From July 12–16, 2021, Humanities Texas will hold an online professional development institute for Texas teachers on teaching the Texas Revolution.
The institute will take place online via Zoom from Monday through Friday, 10:00 a.m.–12:00 p.m. CT. Each day will include both scholarly presentations focused on historical content and sessions led by master teachers focused on pedagogy, lesson planning, and practical classroom application. Teachers who register for the institute will be expected to attend all sessions.
Content will be aligned with the TEKS. This institute will offer teachers new windows into the Texas Revolution and a collection of curriculum materials geared toward bringing innovative perspectives into the classroom. Team-taught by a historian and two master teachers, the institute will focus on tying the "Big Picture" of the Texas Revolution to the unique experiences of Tejanos, women, and African Americans. Teachers attending this institute will walk away with both new insights into the era and curated primary source lessons that are classroom-ready. The schedule is as follows:
Like all Humanities Texas teacher programs, the institute will be content-based and teacher-centered, with an emphasis on teaching with primary sources and developing effective pedagogical strategies.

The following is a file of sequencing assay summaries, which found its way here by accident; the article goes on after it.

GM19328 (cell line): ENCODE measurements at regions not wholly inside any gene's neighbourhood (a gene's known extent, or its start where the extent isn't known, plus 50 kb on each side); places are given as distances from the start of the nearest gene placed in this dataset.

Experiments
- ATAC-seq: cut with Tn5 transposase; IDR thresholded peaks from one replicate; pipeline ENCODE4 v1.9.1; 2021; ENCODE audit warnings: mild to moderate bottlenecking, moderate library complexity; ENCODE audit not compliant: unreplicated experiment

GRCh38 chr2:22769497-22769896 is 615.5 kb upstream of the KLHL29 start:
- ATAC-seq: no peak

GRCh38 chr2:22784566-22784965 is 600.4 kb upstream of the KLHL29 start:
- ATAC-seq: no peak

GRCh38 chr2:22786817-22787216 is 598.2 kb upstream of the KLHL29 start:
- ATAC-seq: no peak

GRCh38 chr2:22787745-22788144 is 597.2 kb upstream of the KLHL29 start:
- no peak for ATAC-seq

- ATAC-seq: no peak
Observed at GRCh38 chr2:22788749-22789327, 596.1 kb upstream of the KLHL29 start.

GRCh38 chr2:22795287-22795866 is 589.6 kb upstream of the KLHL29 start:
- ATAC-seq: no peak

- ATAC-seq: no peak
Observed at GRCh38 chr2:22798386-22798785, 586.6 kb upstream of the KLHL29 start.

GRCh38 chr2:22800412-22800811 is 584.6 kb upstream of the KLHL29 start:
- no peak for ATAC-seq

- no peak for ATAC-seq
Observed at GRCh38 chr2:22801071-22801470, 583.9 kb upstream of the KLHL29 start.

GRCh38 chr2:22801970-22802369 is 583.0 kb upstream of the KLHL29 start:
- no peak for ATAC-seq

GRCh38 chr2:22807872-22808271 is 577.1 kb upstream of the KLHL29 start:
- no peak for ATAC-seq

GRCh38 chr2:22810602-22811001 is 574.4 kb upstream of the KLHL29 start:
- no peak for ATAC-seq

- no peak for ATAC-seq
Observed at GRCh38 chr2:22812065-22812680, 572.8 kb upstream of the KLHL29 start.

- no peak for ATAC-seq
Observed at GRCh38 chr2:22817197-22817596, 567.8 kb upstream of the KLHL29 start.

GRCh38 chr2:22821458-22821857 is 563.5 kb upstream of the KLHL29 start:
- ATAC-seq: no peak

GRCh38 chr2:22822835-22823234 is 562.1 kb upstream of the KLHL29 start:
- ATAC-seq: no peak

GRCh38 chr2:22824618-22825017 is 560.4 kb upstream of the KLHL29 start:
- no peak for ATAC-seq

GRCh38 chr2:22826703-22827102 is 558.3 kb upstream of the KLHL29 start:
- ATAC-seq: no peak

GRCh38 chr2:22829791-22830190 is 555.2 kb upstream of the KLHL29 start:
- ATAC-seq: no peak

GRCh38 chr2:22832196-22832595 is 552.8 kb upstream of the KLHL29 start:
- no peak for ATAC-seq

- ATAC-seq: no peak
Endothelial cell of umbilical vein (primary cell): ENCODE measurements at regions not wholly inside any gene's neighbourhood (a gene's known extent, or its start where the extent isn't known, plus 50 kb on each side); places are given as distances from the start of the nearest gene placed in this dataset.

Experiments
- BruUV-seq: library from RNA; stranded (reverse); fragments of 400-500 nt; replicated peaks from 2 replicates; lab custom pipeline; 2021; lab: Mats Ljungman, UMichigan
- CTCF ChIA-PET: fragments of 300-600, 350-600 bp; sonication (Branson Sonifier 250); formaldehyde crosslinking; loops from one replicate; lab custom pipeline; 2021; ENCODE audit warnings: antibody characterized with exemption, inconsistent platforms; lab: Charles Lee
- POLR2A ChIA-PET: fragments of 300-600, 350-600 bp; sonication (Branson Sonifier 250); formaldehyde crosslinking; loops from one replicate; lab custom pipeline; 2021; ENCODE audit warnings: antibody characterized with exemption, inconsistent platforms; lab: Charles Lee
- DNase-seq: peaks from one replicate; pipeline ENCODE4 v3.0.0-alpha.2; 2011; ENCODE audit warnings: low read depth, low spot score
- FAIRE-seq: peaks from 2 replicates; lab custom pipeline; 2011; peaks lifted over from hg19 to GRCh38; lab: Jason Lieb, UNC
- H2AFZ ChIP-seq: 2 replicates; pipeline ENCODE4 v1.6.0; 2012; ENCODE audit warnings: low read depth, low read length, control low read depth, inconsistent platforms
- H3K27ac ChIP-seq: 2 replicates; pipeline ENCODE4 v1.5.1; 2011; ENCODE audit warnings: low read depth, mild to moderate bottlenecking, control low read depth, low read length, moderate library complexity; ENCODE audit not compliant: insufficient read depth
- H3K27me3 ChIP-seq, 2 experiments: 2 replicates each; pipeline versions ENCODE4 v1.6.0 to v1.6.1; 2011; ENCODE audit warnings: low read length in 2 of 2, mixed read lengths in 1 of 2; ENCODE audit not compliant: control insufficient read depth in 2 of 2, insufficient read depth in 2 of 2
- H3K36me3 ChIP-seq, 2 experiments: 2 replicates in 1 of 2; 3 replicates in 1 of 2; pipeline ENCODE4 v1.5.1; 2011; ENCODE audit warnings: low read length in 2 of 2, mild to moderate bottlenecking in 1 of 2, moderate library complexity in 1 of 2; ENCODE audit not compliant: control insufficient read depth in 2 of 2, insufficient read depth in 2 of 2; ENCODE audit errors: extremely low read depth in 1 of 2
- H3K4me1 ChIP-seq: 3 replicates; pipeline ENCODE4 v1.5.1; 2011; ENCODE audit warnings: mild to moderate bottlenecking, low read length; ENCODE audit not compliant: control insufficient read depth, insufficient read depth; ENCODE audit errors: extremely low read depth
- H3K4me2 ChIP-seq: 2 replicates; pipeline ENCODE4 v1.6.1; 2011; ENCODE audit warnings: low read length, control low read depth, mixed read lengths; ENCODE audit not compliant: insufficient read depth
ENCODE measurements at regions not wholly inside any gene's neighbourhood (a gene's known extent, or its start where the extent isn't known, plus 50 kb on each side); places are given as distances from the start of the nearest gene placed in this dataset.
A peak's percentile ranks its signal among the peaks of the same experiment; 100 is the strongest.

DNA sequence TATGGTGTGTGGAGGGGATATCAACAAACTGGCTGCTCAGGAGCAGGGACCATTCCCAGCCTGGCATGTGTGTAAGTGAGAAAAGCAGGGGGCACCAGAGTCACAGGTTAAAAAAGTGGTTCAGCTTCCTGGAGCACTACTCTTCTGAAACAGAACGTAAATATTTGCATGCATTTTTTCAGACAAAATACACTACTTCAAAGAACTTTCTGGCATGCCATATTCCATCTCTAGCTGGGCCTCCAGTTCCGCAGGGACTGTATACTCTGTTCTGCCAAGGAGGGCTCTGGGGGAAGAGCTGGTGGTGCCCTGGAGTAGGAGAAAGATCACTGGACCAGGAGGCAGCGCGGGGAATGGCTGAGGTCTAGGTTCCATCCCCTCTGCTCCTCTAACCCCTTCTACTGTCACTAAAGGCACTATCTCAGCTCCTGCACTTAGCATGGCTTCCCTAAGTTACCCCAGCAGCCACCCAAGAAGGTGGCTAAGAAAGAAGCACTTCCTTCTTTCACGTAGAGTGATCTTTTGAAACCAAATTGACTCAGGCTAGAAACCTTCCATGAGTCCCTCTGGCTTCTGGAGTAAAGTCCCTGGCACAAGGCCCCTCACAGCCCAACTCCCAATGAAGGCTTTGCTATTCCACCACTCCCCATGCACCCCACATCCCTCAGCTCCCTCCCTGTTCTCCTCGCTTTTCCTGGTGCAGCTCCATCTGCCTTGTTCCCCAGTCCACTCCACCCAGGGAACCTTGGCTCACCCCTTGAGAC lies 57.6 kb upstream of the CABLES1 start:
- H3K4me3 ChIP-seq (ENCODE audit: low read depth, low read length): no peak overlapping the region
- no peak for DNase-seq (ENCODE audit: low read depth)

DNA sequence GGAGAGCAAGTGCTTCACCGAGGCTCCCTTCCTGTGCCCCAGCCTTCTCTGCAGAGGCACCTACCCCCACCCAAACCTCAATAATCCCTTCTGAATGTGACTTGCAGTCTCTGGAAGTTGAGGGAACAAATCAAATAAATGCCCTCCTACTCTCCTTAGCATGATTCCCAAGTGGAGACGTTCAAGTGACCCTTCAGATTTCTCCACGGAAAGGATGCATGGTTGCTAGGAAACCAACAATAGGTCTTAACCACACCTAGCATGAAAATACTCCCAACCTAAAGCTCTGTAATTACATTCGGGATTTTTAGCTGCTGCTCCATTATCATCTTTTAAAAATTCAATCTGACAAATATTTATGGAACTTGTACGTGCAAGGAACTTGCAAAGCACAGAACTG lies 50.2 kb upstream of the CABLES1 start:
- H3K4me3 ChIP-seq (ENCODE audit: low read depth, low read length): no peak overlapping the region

The program faculty includes Andrew Torget (University of North Texas), Jay Ferguson (Round Rock ISD), and Michelle Phillips (College Station ISD).
The institute is open to Texas history teachers in Texas schools.
The institute is free to teachers and their schools. Participants will receive CPE credit and a wealth of curricular materials. CPE hours will be adjusted if a participant misses any portion of the program.
Complete the online application. Please apply as soon as possible, as registration will occur on a rolling basis. Depending on the number of applicants, Humanities Texas may have to limit attendance for the online program.
The application will close at 5:00 p.m. CT on Thursday, July 8.
The institute is made possible with major funding from the State of Texas with ongoing support from the National Endowment for the Humanities.